Disputes are settled by various means every day. This paper will consider the process of traditional litigation and alternative dispute resolution in settling those disputes. Knowing the advantages and disadvantages is important when deciding what process to employ in settling a dispute. Traditional Litigation
Traditional litigation can be a long and expensive process. Filing a complaint starts the process. This action will cause the courts to issue a summons to the defendant with a description of the complaint by the plaintiff. Once the summons is received, the defendant will than answer the complaint. A court enters a judgment against the defendant if allegations are admitted. However, if the defendant denies even one some of the allegations the case will proceed through the next steps of the judicial process. The defendant may file a cross-complaint against the plaintiff. This action will initiate a need for a response from the plaintiff to answer the defendant’s allegations. This will end the pleading stages and will lead to the discovery stage. The process of discovery begins as each side takes steps to discover information relevant for trial. Discovery can be long and tedious. Each side produces a list of documents relevant to the case. This process can be time-consuming to business owners, manager, and employees as documents are sifted through and copied. All communication flows through the lawyers of one side to the other. Depositions are requested of any parties that may have knowledge pertaining to the lawsuit. Lawyers for present at the depositions to ensure their client’s legal rights are not violated. Each step takes time as parties are provided with sufficient time to answer each step. The discovery process allows each side to see their opponent strengths and weaknesses. Settlements may be discussed to overt a trial if one side sees there is slim chance of winning...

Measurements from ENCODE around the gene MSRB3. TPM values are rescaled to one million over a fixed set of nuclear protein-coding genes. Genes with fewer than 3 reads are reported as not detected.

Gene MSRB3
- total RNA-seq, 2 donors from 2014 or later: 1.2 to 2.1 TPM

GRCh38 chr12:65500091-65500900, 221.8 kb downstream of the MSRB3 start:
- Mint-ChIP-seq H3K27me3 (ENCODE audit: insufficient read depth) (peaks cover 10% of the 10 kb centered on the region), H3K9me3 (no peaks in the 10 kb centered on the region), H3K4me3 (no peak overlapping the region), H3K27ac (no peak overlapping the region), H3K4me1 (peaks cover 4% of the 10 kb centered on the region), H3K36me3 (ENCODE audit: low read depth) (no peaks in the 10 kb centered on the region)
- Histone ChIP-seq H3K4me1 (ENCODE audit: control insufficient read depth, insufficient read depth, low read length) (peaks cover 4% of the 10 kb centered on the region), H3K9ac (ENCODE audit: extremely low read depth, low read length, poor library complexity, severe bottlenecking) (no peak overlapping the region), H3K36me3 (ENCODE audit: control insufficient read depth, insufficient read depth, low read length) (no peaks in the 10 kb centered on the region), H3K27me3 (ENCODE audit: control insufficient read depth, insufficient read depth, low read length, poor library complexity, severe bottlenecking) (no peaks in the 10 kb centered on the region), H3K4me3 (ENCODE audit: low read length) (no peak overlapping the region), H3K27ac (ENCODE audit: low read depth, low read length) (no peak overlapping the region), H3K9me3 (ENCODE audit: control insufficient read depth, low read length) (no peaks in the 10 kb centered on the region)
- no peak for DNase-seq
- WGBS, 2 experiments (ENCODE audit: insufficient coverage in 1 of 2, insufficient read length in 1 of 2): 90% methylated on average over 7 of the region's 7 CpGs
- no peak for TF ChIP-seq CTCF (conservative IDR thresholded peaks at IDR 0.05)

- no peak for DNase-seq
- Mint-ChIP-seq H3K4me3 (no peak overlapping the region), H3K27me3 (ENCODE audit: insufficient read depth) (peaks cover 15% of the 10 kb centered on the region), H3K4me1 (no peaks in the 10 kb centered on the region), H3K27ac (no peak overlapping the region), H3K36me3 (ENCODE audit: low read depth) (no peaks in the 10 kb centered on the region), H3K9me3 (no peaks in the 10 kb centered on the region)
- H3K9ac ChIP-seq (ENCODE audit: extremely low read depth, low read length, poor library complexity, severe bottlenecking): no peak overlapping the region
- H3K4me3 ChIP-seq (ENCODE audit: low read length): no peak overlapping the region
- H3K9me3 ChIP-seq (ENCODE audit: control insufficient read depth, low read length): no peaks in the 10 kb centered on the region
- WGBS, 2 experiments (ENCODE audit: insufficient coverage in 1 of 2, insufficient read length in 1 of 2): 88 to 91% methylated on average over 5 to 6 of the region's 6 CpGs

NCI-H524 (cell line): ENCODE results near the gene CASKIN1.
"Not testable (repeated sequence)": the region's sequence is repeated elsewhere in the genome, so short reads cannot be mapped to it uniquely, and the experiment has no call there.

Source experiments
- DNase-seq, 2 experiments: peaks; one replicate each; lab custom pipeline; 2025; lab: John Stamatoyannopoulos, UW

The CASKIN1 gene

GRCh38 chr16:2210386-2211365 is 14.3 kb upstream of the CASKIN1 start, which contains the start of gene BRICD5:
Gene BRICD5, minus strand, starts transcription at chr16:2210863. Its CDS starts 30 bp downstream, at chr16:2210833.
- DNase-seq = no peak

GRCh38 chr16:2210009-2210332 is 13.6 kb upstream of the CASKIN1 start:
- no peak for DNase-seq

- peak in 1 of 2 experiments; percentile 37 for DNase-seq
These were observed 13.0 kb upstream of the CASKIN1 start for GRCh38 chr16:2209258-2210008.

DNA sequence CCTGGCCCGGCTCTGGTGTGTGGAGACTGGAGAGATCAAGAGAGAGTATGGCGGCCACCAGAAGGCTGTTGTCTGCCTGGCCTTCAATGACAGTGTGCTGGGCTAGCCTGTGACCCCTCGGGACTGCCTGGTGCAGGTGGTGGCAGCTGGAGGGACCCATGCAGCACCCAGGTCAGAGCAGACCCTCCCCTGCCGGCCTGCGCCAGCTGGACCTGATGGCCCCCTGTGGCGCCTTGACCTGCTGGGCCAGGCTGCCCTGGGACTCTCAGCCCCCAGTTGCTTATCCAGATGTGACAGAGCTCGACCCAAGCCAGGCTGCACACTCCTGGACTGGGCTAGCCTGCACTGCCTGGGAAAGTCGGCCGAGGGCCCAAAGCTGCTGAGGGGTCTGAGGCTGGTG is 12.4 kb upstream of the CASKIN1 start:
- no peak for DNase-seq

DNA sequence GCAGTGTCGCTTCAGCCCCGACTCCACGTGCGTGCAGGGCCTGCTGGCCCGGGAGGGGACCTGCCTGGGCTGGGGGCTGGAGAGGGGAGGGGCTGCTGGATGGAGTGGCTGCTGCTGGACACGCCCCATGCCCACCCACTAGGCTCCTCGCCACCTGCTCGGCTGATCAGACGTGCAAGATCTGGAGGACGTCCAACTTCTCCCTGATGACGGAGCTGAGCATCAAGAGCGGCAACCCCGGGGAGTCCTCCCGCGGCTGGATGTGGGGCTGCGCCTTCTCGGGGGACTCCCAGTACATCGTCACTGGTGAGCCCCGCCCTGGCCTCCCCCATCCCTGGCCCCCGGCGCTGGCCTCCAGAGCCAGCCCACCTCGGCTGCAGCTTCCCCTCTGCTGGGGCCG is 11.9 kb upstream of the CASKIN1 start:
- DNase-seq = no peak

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United States Securities and Exchange Commission. (2012). Arbitration. Retrieved December 15, 2012, from http://www.sec.gov/answers/arbproc.htm
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